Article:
This robot could eventually rid the agricultural sector of pesticides

Nowadays, the adoption of automated robots is a common practice among many industries that seek to improve their effectiveness – from automated robots that are tightening the knots and bolts on cars to automated hoovers that clean your home. Now, in efforts to stop the use of pesticides, researchers have developed an autonomous robot that uses ultraviolet light to kill diseases on strawberries. The robot, which goes by the name of Thorvald, emits ultraviolet light to kill common fungal diseases like the downy mildew, which attacks a variety of fruits and vegetables. For ultraviolet light to work efficiently, Thorvald is programmed to make its rounds on strawberry fields at night. It automatically drives across the field and exposes all the strawberry to ultraviolet light for a few seconds – which is enough to keep the strawberries safe for consumption. Researchers are hoping that the process will eventually eliminate or limit the use of pesticides in agriculture, making it safer for both the consumers and the environment.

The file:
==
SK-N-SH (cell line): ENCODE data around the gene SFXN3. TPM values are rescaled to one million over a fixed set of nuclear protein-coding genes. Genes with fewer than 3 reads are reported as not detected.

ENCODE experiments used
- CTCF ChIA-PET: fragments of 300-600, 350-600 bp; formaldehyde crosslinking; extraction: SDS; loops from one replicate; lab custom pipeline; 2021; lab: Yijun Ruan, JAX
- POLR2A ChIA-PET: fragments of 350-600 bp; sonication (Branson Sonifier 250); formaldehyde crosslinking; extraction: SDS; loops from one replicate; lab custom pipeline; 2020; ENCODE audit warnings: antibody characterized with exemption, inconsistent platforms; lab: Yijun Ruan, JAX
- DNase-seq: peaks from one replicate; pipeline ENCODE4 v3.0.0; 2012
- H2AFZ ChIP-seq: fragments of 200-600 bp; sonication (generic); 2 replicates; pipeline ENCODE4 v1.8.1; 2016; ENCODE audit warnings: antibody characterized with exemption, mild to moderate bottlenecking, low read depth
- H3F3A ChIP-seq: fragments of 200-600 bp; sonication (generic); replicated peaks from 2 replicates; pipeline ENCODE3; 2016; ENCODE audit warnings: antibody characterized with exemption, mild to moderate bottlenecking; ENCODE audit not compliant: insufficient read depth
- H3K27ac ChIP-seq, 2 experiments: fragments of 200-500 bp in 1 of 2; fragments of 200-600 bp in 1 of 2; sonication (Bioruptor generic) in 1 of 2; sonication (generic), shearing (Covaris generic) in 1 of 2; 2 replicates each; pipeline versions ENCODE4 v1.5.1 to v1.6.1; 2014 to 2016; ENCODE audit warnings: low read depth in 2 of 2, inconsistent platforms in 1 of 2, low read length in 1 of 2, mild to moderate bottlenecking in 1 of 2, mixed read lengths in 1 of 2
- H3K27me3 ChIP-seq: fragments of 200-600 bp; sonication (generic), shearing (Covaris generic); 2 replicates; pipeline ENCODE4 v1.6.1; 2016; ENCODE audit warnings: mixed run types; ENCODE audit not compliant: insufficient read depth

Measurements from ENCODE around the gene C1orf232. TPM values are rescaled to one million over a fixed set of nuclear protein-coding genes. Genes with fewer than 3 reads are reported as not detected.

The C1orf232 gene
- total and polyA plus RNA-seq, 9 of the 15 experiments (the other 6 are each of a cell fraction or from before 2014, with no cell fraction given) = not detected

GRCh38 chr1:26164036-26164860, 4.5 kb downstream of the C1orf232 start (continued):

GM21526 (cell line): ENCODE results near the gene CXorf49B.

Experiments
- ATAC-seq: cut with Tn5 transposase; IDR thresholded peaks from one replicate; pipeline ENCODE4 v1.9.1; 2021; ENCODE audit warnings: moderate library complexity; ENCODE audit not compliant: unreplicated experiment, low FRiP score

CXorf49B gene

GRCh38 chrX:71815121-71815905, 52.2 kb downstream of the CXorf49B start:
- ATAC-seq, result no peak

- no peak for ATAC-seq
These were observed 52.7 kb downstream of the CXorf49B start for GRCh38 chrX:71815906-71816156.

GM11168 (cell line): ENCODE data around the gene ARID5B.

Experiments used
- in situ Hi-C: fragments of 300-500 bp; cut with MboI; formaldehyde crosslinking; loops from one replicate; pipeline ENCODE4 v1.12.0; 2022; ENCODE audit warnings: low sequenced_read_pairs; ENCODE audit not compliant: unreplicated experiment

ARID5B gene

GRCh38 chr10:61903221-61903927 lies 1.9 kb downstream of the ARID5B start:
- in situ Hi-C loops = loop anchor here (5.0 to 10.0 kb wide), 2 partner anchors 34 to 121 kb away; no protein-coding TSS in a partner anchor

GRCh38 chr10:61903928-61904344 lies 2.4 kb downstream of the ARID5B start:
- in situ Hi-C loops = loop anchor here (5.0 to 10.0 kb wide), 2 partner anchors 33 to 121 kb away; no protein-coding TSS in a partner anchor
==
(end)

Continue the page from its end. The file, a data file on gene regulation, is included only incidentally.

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This robot could eventually rid the agricultural sector of pesticides

Nowadays, the adoption of automated robots is a common practice among many industries that seek to improve their effectiveness – from automated robots that are tightening the knots and bolts on cars to automated hoovers that clean your home. Now, in efforts to stop the use of pesticides, researchers have developed an autonomous robot that uses ultraviolet light to kill diseases on strawberries. The robot, which goes by the name of Thorvald, emits ultraviolet light to kill common fungal diseases like the downy mildew, which attacks a variety of fruits and vegetables. For ultraviolet light to work efficiently, Thorvald is programmed to make its rounds on strawberry fields at night. It automatically drives across the field and exposes all the strawberry to ultraviolet light for a few seconds – which is enough to keep the strawberries safe for consumption. Researchers are hoping that the process will eventually eliminate or limit the use of pesticides in agriculture, making it safer for both the consumers and the environment.

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